remains in the form of burnt grains and seeds will also have been preserved
within the archaeological deposits at Salmonsbury, and will give an insight
not only into the diet of the inhabitants of the area, but also into the wider
Salmonsbury Camp was reviewed as part of the Gloucestershire Historic Towns
Survey, and it has been suggested that it may have developed as a market
centre during the Iron Age, drawing people in to trade from the surrounding
area, and continued to fulfill a similar role during the Roman period,
complementing the activities of the Roman small town at Bourton Bridge, just
over 1km to the west.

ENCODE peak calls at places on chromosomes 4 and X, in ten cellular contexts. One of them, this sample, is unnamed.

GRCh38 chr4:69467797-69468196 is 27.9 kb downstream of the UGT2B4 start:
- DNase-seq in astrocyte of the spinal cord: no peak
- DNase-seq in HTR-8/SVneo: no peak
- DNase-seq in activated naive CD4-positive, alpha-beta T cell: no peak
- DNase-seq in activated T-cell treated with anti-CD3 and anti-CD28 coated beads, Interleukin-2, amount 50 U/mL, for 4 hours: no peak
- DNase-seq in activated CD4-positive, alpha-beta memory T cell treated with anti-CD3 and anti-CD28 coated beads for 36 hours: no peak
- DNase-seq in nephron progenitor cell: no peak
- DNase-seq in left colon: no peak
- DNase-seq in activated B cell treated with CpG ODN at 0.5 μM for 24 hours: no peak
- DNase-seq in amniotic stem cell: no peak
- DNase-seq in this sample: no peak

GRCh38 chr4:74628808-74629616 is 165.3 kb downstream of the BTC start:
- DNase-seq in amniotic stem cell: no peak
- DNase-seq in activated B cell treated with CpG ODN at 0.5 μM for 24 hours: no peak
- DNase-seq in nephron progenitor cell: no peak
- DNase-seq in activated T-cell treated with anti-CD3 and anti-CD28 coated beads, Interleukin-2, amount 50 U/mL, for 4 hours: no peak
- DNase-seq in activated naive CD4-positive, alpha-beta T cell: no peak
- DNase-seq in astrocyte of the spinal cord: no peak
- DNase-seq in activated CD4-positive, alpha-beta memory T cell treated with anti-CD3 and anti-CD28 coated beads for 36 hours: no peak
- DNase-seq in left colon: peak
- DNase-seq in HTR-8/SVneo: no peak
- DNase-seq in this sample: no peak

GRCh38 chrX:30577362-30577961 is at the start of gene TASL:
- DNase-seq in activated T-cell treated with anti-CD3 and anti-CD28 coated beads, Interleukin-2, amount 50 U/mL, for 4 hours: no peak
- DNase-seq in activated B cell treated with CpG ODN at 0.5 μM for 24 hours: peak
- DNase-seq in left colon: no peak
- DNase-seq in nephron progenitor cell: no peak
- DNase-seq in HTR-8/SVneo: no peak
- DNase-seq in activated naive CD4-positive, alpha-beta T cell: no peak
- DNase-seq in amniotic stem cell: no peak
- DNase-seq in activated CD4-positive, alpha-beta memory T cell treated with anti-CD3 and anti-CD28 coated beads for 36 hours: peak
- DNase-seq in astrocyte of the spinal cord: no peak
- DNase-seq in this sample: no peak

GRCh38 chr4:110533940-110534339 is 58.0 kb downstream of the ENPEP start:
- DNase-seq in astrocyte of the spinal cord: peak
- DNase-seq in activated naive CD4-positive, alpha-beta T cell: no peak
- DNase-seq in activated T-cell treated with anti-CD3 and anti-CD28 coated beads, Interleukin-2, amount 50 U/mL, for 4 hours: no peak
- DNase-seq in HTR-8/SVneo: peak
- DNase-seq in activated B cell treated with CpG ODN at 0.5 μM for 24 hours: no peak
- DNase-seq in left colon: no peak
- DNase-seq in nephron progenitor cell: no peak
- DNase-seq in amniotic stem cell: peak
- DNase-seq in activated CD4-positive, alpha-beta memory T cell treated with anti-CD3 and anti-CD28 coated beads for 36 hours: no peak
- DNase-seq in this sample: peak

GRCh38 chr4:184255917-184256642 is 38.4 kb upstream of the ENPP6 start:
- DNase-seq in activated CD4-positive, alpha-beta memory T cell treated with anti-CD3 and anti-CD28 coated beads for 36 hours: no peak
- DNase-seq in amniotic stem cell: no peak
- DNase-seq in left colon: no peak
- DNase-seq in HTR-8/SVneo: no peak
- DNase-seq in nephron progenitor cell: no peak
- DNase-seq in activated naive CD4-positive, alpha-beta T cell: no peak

Source: Historic England


Books and journals
Elrington, C R, The Victoria History of the County of Gloucestershire - Slaughter Hundred, (1965), 35
Marshall, A, Magnetometer survey at Salmonsbury, Bourton-on-the-Water, Glos, (1995), 1-4
Meaney, A L S, Gazetteer of Early Anglo-Saxon Burial Sites, (1964), 93
Wymer, J J, Lower Palaeolithic Archaeology in Britain, (1968), 84
Dunning, G C, 'Hillforts: Later Prehistoric Earthworks in Britain and Ireland' in Salmonsbury, Bourton-on-the-Water, Gloucestershire, (1976), 75-118
Dunning, G C, 'Hillforts: Later Prehistoric Earthworks in Britain and Ireland' in Salmonsbury, Bourton-on-the-Water, Gloucestershire, (1976), 75-118
Dunning, G C, 'Hillforts: Later Prehistoric Earthworks in Britain and Ireland' in Salmonsbury, Bourton-on-the-Water, Gloucestershire, (1976), 75-118
Dunning, G C, 'Hillforts: Later Prehistoric Earthworks in Britain and Ireland' in Salmonsbury, Bourton-on-the-Water, Gloucestershire, (1976), 75-118

Source: Historic England